Pete Ewens 1 - You'd swim to your workplace through a Tudor gun deck.


    Pete started scuba diving at college. In 1980 he heard about the project and volunteered to help with the excavation. In 1981 he joined the salvage team as a full-time member of staff to help lift the ship.


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    Extract Text (Duration01.34)

    So what I done was I went to North East London Polytechnic and studied under water technology, and there I met some people who were working on the Mary Rose, Pete Minskoff and he said, "Ah you must come down Pete, it's a real good laugh." So I went down and I was just absolutely dumbstruck, because I was joining in 1980 when you had, the gun deck had been exposed so you'd swim to work... well you had to, you know, you had to learn the site and all that and the visibility was usually really bad, but sometimes the visibility would open up and you'd go down and you'd swim to your workplace through a Tudor gun deck, it was just like unbelievable. There was so much stuff coming up because there was so many people working there that we had, I mean there were the bones of a whippet-like dog that really impressed me and they were excavated perfectly by these guys, they were, you know, I mean they were just brilliant and of course the thing they put, Adrian put me to work in the orlop deck which is like where all ballast is, you know, and I found a skeleton and I thought, cor Christ this is great, and I was just like, I was just, I just, I was incredulous. All of the archaeologist when I left, they sort of signed one of Margaret Rule's books for me and all of them put, you know, what, when, why, how, cause I was always asking questions.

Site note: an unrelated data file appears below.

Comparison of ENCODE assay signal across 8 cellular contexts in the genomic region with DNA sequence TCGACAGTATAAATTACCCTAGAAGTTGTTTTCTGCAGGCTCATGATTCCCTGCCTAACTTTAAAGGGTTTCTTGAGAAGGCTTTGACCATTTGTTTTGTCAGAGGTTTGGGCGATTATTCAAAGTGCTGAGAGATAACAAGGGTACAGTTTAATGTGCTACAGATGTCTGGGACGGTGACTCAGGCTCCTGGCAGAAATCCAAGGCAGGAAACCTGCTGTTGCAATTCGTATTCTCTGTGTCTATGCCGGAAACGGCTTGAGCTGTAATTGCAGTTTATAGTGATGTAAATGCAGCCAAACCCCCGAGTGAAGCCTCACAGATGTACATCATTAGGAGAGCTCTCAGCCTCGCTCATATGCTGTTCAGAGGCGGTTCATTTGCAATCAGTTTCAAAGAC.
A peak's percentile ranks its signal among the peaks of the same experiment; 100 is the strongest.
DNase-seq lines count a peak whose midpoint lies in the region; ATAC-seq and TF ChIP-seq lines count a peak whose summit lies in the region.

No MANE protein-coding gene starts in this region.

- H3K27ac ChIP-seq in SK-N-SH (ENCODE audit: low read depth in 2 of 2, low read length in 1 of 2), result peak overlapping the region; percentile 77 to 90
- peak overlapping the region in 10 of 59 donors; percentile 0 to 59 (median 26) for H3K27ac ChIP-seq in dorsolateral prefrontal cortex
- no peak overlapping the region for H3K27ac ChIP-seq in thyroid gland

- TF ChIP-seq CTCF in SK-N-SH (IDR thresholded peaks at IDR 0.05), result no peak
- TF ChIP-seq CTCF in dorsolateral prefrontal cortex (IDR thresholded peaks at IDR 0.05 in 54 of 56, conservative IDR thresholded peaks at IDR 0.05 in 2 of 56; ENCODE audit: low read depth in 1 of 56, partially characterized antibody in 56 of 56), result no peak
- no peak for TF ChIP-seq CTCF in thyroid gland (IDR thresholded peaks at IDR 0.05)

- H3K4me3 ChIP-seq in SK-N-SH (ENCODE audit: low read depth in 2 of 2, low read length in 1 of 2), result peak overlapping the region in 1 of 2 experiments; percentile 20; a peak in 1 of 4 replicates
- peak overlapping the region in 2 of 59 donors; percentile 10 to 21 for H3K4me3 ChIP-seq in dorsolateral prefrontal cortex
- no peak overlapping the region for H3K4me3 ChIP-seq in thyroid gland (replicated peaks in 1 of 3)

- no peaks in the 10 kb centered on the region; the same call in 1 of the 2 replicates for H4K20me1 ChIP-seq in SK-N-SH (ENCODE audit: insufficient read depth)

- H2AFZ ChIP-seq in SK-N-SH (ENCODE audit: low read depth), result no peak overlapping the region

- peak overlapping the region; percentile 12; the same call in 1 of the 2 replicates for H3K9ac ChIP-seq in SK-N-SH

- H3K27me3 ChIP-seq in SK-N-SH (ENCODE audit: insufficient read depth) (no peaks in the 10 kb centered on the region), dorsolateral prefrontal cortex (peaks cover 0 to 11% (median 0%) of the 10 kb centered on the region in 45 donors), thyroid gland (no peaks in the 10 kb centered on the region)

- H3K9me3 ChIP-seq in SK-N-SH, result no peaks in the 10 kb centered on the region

You'd swim to your workplace through a Tudor gun deck.

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    What was the most memorable dive that you did?

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    Portsmouth, it was crazy when it come in.

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    To get the cradle and everything ready for the lifting of Mary Rose.

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    You know more about Tudor rigging then anyone else in the world.

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    At least 200 volunteers and I'm sure there were many more.

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